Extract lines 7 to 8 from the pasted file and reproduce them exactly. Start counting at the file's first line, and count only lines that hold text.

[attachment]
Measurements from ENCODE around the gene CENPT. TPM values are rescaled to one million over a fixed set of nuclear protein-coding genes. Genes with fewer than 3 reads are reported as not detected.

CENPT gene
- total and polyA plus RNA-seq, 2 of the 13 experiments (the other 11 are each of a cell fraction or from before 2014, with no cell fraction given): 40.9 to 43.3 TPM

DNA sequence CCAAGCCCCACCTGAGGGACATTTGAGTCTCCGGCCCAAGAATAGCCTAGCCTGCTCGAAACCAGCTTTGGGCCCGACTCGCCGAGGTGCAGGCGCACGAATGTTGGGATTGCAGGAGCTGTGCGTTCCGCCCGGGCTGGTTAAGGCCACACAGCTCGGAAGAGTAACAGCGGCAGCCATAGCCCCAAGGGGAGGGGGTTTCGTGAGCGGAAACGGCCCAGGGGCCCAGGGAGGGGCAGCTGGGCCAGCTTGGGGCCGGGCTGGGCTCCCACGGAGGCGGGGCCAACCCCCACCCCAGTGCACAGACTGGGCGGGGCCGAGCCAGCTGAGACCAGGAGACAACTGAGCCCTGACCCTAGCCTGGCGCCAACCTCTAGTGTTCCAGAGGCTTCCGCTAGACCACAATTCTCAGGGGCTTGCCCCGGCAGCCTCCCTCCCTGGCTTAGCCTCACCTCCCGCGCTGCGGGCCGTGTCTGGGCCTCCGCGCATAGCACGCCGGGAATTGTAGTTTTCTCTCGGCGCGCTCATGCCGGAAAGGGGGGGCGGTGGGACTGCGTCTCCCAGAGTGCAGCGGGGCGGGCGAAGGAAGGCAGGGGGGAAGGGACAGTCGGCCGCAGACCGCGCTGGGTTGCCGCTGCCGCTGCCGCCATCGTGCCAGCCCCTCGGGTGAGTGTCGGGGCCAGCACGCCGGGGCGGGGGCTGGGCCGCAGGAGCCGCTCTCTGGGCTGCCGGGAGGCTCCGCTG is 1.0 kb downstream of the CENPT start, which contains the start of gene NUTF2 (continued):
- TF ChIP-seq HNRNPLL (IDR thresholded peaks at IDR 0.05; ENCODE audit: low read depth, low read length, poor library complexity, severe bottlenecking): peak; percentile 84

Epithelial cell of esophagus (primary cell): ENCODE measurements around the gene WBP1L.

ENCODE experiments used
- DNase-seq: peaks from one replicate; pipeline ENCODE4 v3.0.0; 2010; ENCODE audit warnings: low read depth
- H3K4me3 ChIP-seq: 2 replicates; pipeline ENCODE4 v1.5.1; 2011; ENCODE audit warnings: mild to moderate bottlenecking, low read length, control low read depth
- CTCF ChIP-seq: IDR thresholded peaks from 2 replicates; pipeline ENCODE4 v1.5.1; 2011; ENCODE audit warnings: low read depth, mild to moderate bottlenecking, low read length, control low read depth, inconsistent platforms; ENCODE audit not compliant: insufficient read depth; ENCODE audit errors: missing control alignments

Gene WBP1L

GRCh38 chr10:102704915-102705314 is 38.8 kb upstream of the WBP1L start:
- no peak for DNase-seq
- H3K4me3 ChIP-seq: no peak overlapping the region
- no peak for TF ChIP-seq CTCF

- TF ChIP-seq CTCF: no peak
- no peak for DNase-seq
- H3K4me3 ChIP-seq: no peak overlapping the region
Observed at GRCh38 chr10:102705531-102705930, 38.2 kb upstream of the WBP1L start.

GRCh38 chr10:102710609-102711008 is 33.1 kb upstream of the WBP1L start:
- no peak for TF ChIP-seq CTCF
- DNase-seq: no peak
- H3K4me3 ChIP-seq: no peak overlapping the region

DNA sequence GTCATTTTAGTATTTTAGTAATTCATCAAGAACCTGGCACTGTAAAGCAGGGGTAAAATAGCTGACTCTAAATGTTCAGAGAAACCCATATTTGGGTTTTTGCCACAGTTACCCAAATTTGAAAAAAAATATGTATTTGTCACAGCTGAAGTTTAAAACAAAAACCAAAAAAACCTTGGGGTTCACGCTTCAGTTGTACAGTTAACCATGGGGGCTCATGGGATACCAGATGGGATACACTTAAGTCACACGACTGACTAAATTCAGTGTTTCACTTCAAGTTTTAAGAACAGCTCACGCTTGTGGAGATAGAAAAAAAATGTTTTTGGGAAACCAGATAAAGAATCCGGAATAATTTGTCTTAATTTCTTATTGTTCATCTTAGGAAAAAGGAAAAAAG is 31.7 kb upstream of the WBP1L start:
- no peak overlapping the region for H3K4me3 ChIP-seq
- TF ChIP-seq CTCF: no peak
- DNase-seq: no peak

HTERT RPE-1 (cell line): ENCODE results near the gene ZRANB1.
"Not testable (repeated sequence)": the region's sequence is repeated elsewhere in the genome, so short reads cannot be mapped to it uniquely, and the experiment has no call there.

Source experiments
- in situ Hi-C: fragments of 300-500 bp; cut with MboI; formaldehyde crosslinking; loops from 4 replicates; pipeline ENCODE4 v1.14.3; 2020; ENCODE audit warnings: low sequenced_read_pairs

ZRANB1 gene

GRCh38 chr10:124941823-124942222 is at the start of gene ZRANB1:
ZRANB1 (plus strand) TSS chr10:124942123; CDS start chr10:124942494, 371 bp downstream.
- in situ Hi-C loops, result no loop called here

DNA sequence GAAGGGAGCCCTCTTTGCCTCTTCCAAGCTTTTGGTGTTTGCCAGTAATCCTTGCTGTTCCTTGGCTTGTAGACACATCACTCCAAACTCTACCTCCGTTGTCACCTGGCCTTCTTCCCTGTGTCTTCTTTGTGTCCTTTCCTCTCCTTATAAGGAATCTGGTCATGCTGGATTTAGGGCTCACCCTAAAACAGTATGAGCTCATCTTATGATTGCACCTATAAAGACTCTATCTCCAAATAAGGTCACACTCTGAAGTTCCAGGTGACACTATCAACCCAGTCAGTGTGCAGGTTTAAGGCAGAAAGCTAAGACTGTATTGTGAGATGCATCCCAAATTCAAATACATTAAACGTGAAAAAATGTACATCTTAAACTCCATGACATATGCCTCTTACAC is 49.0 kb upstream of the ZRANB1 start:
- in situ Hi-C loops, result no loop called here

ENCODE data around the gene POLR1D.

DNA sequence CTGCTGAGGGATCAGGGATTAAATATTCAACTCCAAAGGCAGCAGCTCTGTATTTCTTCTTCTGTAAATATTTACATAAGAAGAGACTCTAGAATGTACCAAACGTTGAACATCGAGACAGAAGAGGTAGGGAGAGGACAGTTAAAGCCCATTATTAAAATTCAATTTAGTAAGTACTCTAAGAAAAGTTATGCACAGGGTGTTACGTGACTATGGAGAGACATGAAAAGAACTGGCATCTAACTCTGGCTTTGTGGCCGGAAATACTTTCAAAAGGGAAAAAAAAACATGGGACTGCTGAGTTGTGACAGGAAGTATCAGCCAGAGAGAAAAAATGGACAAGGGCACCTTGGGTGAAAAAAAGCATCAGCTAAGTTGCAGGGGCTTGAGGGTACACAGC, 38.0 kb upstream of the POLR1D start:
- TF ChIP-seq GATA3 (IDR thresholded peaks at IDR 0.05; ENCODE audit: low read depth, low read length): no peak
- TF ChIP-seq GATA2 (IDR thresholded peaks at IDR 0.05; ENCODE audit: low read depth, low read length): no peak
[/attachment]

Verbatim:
ENCODE experiments used
- DNase-seq: peaks from one replicate; pipeline ENCODE4 v3.0.0; 2010; ENCODE audit warnings: low read depth